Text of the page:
Nerdlocker Movie Review: Fantastic Beasts: The Secrets of Dumbledore


“Shame corrodes the very part of us that believes we are capable of change.” – Brené Brown

If the Fantastic Beasts franchise has taught me anything it’s that “lightning in a bottle”, in this case the Harry Potter movies, are a genuine rarity in cinema. While these movies aren’t bad, quite enjoyable actually, they have never evoked that same kind of wonder or magic that the original eight managed to conjure. For myself and most millennials, we grew up with the Harry Potter saga as it was released one by one in theaters. It was a decade-long commitment we were more than happy to go along with. So it would be unfair to not take into account that for my generation at least, the Harry Potter franchise had the benefit of being released during our youth, during our upbringing. Fantastic Beasts is trying to recapture that essence with fully grown adults which is far more difficult.

I try to imagine if these movies would work at all if it weren’t for the original eight. I’m not so sure. In the brief spurts of really great moments, it’s hard to separate these scenes from the era of Harry Potter and Voldemort. Any interest I have in learning what Dumbledore’s secrets are stems from the history of the original stories. Realizing the impact of Credence’s true identity is contingent on knowing, and most importantly, caring who certain other characters are. I think this is where the Fantastic Beasts franchise is seriously handicapped. They simply cannot exist without the original saga.

The best movies in a line of sequels and prequels are the ones that can stand alone. I think of my favorite film, Blade Runner 2049, and the idea that while it is very much a continuation, aka a sequel, it’s a story that has the distinction of being its own entity. It is a story that establishes itself while placating our desires of nostalgic giveback. It incorporates rather than forcing involvement. Fantastic Beasts’ entire existence is based on our desire to go back to an already established world with familiar characters. This is just my opinion of course, but it’s why I’m convinced these movies will never work half as well as the originals. There are others faults to its name, I’ll get to those shortly.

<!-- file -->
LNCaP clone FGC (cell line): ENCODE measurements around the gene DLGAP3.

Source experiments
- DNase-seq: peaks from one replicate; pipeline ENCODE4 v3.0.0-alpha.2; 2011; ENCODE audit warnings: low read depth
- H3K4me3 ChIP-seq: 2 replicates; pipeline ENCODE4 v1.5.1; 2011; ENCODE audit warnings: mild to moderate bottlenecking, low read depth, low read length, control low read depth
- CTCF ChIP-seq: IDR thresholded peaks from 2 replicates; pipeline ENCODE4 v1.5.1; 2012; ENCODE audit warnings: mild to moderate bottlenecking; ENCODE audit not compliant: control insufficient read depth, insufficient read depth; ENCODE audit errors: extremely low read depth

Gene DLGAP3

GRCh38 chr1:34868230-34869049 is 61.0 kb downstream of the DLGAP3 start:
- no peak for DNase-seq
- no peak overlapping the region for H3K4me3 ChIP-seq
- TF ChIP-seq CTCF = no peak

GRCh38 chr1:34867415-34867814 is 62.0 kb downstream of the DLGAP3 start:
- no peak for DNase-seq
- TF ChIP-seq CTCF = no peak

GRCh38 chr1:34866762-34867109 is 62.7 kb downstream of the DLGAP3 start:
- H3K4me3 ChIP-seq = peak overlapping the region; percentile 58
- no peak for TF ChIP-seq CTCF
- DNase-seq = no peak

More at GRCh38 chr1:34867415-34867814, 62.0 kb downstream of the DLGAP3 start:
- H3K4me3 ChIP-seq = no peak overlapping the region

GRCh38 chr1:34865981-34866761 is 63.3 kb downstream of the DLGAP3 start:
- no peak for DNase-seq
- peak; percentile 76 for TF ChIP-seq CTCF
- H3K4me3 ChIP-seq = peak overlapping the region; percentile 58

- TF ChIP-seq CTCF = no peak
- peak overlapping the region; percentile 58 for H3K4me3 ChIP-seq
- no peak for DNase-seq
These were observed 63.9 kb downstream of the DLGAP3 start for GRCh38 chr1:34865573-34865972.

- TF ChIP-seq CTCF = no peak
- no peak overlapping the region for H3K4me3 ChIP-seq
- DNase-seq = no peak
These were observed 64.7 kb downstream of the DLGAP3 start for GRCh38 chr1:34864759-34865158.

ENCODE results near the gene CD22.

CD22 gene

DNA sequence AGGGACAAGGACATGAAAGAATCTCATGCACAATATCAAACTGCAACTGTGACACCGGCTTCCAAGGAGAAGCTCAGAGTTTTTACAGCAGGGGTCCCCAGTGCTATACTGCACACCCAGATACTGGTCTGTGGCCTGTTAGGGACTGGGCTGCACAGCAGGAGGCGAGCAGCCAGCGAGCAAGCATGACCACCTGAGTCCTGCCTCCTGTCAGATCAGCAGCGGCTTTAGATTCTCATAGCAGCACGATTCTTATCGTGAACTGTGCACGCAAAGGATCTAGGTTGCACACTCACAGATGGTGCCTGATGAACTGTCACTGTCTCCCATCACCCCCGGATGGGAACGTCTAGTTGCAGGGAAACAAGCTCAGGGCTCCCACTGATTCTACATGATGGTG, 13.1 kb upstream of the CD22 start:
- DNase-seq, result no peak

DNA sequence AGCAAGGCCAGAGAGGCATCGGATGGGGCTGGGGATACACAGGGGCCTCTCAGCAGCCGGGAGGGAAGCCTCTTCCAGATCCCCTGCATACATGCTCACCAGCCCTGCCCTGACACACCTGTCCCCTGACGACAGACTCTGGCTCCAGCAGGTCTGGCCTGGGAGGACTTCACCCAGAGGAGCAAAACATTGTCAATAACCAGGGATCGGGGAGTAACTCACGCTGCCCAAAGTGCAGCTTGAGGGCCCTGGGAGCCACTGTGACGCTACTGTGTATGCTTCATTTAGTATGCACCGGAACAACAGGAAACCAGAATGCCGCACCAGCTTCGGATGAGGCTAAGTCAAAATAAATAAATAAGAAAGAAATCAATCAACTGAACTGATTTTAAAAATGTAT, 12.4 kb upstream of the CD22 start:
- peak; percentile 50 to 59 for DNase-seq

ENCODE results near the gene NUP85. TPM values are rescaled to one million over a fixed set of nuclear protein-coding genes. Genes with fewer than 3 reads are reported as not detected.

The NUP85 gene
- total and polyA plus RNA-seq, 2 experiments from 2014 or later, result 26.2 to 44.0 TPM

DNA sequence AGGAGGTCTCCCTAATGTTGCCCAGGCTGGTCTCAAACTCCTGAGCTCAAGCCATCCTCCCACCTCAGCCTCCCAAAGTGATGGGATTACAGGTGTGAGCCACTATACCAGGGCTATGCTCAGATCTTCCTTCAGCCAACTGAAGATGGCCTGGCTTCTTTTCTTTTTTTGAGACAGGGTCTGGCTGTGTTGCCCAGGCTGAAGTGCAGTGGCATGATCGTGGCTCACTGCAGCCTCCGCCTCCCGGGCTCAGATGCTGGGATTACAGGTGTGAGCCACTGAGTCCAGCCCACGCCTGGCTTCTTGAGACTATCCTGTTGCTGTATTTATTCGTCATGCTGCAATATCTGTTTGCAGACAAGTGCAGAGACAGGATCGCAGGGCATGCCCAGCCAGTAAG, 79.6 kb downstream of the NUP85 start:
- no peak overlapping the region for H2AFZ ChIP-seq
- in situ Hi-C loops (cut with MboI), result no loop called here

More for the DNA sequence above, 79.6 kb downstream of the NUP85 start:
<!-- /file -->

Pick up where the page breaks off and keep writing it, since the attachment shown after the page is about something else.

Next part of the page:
What do these movies do well? I think the cast is impeccable from lead to background. Eddie Redmayne as Newt Scamander can at times feel distant, a bit emotionless, but the moments in between he truly shines as a likable, eccentric lead who embodies the very definition of loyal and determined. His friend and my favorite character of the Fantastic Beasts, Dan Fogler as Jacob Kowalski is the heart of this entire franchise. He is silly and certainly not the traditional hero type, he is still every bit a hero and unknown to himself, just as capable as the rest. His bravery is a trait he must find and desperately grasp as he faces adversity in the wake of his massive fear and doubt. And he delivers despite his apprehensions and does so every single time.